Deflecting Compliments (Like a Ninja)

 

Ninja Thank You - sig

 

Why do I apologize for myself?

This goes so far beyond not being able to take a compliment, I can’t even see the coastline anymore. I’m floating out there in the vast sea of self-deprecation. Clinging desperately to a belittlement buoy.

I actually get defensive when someone says something nice.

It’s ludicrous.

Last week, I was minding my own business, milling around a store, when a clerk grabbed my hand (because girls can do that—it’s weird) and said, “Oh! I love your nails!”

Weapons at the ready, I started my self-defense.

“Oh! I only did that for the summer solstice, I mean…my kids…it’s like a fairy thing, sort of…it’s a fun…” By then, she had let go of my hand and was backing away nodding. And no wonder.

I have an inability to accept compliments. But this need to make excuses for pretty much everything I am—from my clothes to my hair to my voice to, apparently, my fingernail polish—this has got to stop.

It’s a seemingly simple fix because, really, all I need to do is smile and say “Thank you”.

But when I bring out my sparring swords, we have a problem.

 

My Sunday thoughts in 200 words or less.

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It’s bad enough to become self-deprecating when someone insults you but, when given a compliment, it’s truly bizarre. How do you react when someone gives you a compliment? Have you ever gone so far as to make excuses for yourself?

Can you take a compliment? (If so, is this something you developed later in life or something you’ve always been able to do? I’m wicked curious about this.)

 

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I Need to Get the Hell out of My Own Way

 

I walked away from writing.

 

Get Out of My Own Way - sig

 

It seemed like a good idea at the time.

But I ran back—characters shouting in my head and fingers itching for the keyboard.

I need to write.

Without it, I am incomplete. I am miserable.

So why am I not writing? To be fair, I’ve started flash fiction again. But I’ve stopped there.

I’m not taking a scene or idea and running with it. I’m not working on any of my novels. What’s going on?

Well, I’m busy. My health isn’t great. My to-do list is growing every day. I have deadlines, meetings, and appointments. Did I mention kids? Because. Kids. I have a lot going on in my life right now.

When it comes to writing, I always have an excuse ready. Except I call it a “reason” because I’m a word nerd and these small differences often wind up making a big difference.

Excuses are crap, my writer-self says.

Reasons are real, tangible things that get in my way, my writer-self says.

I hate to admit it but it’s true. Think about this. You MAKE excuses, you HAVE reasons. See? My writer-self is right. Also, she’s full of shit.

I need to get out of my own way.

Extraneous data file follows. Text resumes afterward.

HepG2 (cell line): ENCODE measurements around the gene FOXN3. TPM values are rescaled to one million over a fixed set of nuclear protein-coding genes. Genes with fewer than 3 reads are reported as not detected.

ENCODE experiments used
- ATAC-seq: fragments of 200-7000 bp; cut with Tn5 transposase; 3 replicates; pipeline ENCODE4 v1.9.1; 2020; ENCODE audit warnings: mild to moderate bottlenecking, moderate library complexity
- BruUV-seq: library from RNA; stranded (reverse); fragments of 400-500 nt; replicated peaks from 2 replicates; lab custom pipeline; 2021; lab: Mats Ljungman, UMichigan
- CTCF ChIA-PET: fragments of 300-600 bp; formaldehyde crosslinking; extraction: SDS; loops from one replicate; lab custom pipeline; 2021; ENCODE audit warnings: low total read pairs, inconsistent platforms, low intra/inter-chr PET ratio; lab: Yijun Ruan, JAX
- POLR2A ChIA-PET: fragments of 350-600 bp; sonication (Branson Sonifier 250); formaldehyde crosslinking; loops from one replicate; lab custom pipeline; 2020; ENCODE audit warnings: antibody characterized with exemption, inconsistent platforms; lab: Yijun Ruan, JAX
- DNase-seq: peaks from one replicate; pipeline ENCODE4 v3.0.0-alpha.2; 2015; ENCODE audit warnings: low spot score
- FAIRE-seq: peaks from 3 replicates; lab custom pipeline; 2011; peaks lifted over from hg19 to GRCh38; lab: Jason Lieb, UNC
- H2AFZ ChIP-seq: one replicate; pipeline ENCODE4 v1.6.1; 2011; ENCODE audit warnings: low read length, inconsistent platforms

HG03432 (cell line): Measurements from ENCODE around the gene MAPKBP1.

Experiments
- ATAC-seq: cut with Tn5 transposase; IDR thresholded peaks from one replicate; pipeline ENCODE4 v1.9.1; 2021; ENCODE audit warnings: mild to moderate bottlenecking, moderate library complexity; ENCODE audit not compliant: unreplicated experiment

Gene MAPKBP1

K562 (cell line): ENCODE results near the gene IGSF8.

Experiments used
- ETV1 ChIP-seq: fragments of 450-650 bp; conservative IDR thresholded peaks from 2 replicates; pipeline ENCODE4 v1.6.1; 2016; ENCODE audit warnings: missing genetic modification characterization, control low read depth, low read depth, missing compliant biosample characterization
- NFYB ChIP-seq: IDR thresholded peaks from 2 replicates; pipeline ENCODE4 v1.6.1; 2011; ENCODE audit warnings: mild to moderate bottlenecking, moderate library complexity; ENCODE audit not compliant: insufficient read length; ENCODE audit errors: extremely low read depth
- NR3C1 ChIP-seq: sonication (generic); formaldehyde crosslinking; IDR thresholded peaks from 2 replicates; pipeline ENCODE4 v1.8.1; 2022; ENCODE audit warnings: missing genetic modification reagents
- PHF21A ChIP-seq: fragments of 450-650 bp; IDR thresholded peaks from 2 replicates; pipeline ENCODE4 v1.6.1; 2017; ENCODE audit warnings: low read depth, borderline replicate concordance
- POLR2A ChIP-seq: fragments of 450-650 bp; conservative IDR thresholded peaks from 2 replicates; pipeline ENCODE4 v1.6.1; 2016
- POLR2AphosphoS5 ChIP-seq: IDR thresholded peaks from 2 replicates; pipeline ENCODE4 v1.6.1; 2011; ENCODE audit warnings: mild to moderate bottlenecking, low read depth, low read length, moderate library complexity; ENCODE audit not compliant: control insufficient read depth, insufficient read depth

My Sunday thoughts in 200 words or less.ThoughtBubble

 

Have you ever caused your writer’s block? Been your own problem? Are your “reasons” just excuses in disguise? 

 

Mirror, Mirror

 

How do people see me?

I don’t think about it much. ThoughtBubble

It’s not because I don’t care but because I’m too busy asking my magic mirror (who isn’t very nice) what it thinks of me.

It always finds faults.

The way I look, act, parent, write…

When I put my face, my body, my writing, or my parenting skills in front of that mirror, they are ugly.

Add all my health problems and that’s that.

Sometimes I can fix the imperfections, other times I want to smash the mirror. There are days I can’t even look because I know what I will see.

In this way, I do wonder how others view me. I wonder if it’s the same way I view myself. I’m thinking it’s not.

I can be cruel.

I catch myself thinking something negative about myself and realize that I would never say that to someone else.

Chances are I wouldn’t even notice the perceived flaw.

Is this my internalization of society’s image of what I should be or an issue with my self-esteem? Is there a difference?

I’ve noticed I’m not alone in this. Why do otherwise ordinary, considerate, kind people do this to themselves?

 

Mirror Mirror

Warning: Reflections in this mirror may be distorted by society’s image of what you should be seeing.

 

My Sunday thoughts in 200 words or less.

 

To Thine Own Self Be True

 

“The most important thing is to always be true to what we like.”

Author J.D. Estrada said this to me. We were chatting on Twitter about book genres and reading whatever you want regardless of what others say. This statement stuck with me for two reasons.ThoughtBubble

  1. It can be applied to many situations.
  1. Most of the time you see a quote beginning with “We should always be true to…”, you expect it to end with “who we are”. But he said “what we like”. I find that interesting.

Being true to yourself is crucial and something we tell our children to do. But how often do we ask them what they like and if they stay true to that? I understand this could be considered part of being true to who you are but the words are not the same. They’re more specific and have an entirely different focus.

“Be true to who you are” is a bit abstract for children. Asking them what they like gets you an answer. Asking them if they care what other people think of those things gets you an answer. This leads to a conversation—a way to engage them in a discussion of being true to who they are using concrete examples of what they like.

 

Be True to What You Like

Both my boys (8 and 10 years old) still love their picture books.

 

My Sunday thoughts in 200 words or less.